Design with feelings and intention

March 10, 2016
5 min read

Why do we call initial designs the “Look and Feel?”

  • How do we want clients to give us feedback on initial design concepts?
  • How do we narrow down designs more effectively from the start?
  • Clients should focus on the feeling, not the look.

What’s a feeling? A feeling is when you are confident in making the best decision by weighing what users care about and the varying points of view involved. The feeling presents itself as a form of balance and harmony. What does this design convey? Does it serve the purpose of the story I want to tell? Is the messaging clear and defined? Is it confusing?

When you serve clients, you defer all creative decisions to the client. You anticipate what they will say before you present and you quietly root for the work you want them to choose.

You may have heard this comment, “Do not include a design that you hate because they will choose it!” or “The client just went through twenty iterations and they went back to the first one they saw.”

Why would a client deliberately choose what seems to be the most boisterously offensively ugly design of them all? Is it because they simply aren’t trained with a design eye and can’t distinguish which design is above the others? How can we change the process of developing feeling towards a design?

Design has taken a major shift in the past few years, increased attention is paid to mobile responsive sites. The industry shifted from creating table-based layouts to CSS responsive fluid designs. Creating a site that’s table-based means you have to create a design in 1200, 768, 480, and 320. Smaller devices slowly become out of commission and larger density resolution devices become a natural reach in our lives.

All this is to say that design, annotation, and production graphics has to be made to fit these sizes for the best optimal experience.

Is there a better way to all of this?

Let’s take a look at the traditional design process:

  • Initial design work starts with understanding your client’s requirements and desires.

  • Create three options of look and feel. Build the design system behind all of these components.

  • Client may not select any of them, they want to mix and match parts from one and create their own Frankenstein.

  • Without considering that each design has its own design system, clients selects a design direction that “feels right” to them.

  • Another round of revisions, what does the client feel today? Has it changed from the last iteration or it’s something different? How’s the weather today? any mood swings? (`Δ´)!

  • Create more and more mocks until we can torpedo them through the finish line.

This is where you enter hell with endless iterations.

Style Tile or Style Prototype are two interesting takes on how initial designs could be presented to solicit a sense of feel of the design.

Style Tiles & Elemental Collage

Defining a design system rather than designing pages right from the start. Present client with interface choices without making the investment in multiple photoshop mockups. They are small snippets of deliverables that contain color, fonts, and small elements that are the essence of a visual brand.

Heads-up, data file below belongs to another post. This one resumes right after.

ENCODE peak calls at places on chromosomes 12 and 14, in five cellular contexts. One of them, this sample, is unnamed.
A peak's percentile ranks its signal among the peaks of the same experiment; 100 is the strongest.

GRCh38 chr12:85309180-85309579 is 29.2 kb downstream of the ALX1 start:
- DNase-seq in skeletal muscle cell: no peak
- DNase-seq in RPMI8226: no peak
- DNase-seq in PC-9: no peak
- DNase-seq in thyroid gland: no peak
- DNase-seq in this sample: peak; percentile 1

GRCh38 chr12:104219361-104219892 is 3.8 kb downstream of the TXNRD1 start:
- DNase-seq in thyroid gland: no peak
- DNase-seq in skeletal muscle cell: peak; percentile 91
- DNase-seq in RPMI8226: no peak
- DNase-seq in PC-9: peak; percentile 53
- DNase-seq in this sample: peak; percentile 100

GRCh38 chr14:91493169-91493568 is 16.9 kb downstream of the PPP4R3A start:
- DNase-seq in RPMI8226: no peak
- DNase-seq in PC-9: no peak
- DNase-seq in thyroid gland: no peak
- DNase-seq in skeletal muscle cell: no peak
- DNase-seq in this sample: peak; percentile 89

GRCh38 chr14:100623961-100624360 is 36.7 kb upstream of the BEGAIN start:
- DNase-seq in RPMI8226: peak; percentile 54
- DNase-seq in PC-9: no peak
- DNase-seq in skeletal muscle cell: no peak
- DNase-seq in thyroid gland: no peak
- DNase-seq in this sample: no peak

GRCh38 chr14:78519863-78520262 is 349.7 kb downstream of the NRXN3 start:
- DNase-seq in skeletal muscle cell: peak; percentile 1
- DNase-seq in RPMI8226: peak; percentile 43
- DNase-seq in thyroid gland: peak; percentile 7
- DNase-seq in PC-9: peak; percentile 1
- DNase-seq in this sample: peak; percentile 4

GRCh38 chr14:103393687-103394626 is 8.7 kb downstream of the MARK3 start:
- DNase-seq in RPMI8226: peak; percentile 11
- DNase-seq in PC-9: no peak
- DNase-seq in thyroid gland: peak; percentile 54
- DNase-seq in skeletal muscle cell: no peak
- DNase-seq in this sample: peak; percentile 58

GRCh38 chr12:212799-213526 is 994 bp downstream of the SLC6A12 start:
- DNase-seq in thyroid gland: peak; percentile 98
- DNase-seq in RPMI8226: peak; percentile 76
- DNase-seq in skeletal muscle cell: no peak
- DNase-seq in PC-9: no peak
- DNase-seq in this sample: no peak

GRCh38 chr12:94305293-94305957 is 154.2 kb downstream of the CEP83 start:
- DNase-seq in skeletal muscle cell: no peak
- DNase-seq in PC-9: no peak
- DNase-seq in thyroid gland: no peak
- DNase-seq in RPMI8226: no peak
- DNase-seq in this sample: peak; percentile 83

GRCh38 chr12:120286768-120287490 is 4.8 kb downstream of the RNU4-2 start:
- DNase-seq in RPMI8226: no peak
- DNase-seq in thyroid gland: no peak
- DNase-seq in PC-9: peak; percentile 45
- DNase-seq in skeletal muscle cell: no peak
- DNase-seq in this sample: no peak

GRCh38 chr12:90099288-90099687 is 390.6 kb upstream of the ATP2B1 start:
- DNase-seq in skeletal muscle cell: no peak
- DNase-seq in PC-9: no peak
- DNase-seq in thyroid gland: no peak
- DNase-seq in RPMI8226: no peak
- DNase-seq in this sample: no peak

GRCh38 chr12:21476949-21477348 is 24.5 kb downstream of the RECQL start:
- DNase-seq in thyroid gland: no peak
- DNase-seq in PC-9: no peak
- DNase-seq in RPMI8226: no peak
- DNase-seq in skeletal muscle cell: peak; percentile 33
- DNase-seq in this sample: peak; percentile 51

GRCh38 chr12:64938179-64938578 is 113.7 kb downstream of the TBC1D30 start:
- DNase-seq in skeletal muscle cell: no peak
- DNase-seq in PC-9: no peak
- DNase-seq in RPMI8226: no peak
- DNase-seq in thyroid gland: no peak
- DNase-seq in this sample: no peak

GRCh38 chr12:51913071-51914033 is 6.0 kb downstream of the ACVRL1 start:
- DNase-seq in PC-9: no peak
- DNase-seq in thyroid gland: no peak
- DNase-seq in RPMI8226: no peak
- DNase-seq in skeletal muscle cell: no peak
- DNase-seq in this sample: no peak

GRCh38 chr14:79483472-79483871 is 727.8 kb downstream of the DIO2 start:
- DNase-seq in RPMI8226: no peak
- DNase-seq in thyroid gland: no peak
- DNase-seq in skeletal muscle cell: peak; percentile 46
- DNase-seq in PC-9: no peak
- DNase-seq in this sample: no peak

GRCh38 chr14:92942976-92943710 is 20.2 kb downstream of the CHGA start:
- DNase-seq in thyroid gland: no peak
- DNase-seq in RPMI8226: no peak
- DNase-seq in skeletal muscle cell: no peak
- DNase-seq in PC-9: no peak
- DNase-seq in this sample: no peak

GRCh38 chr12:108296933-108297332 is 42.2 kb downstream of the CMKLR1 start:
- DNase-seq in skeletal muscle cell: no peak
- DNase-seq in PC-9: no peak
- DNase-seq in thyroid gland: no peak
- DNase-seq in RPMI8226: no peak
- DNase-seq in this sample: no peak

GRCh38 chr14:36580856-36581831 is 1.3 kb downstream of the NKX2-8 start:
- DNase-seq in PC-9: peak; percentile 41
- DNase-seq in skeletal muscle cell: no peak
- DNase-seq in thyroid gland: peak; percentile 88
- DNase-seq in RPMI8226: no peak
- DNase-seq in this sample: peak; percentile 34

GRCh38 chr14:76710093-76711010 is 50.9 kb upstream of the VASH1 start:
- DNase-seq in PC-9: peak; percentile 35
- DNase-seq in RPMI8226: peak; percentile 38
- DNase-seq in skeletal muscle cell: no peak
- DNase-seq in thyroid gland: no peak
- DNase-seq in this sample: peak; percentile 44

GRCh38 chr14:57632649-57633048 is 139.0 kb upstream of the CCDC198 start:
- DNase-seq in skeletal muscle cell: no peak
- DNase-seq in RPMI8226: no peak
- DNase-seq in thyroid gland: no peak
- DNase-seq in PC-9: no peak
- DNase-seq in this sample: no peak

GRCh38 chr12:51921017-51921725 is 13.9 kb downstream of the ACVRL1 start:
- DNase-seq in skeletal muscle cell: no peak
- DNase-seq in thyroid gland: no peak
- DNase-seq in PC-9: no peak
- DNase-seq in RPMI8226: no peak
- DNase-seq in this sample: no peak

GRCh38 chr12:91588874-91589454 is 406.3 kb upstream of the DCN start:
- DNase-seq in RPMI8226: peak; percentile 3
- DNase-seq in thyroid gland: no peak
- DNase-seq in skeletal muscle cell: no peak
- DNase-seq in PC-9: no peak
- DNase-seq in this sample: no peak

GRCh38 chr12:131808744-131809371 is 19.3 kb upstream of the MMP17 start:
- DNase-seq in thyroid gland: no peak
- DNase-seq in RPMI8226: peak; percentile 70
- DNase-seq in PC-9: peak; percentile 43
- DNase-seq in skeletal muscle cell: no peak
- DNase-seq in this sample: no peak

Style tiles are a catalyst for discussion around the preference and goals of the project, it is the middle point between a mood board and a mockup.

Prequalify and get a sense of what the client is looking for by asking for samples of different varying websites that can convey the same level of style and need.

I have implemented this new method with a few projects and have success with saving time and getting right to the nitty-gritty of delighting the client with what they want.

Style Tile and Elemental Library Exploration of an Investment Startup.

Style Tile and Elemental Library Exploration of a Wine Startup

Style Prototype

Let a client see a visual summary of a site’s proposed design direction without photoshop images or a functional website. It’s a HTML page that contains typography, button style, colors, rollovers and everything that is needed to establish a direction.

A visual library exploration around UI elements made for developers.

The Heavy Lifting = Sell Your Ideas

Conveying feeling and brand direction across a few images and typography is a hard feat, it assumes the client is able to stretch their imagination and hone in what they want to see with what they are presented with.

Most of the time when clients are presented with this method, they have a very hard time grasping the details of one style and another. This is when you have to sell your idea and tailor a recommendation with backed design thinking, research, and personal experience. By listening and encompassing the client’s feeling, the design needs to be cohesive with integrated balance and harmony.

I find that this method is not appropriate for every client. Some clients are still unable to visualize the elements without actual concrete designs and the heavily relies on the ability of the designer to sell each distinctive style accurately. There can also be situations where you were unable to educate the client on the design process or the client simply does not want to “be experimental.” Without your ability to sell your ideas and convince your vision, this method could become a wrecking ball in the process.

Expanding the look and feel the library is also a big component of success. Being able to see everything in one place proves to be a great approach to creating cohesive looks. By prequalifying and discovering your client’s feelings and evaluate their “design eye” will allow you to complete your task at a much more productive pace. Guiding the client to the finish line is another great component in launching any design.

Read more about Style Tiles, Visual Inventory, and Style Prototype:





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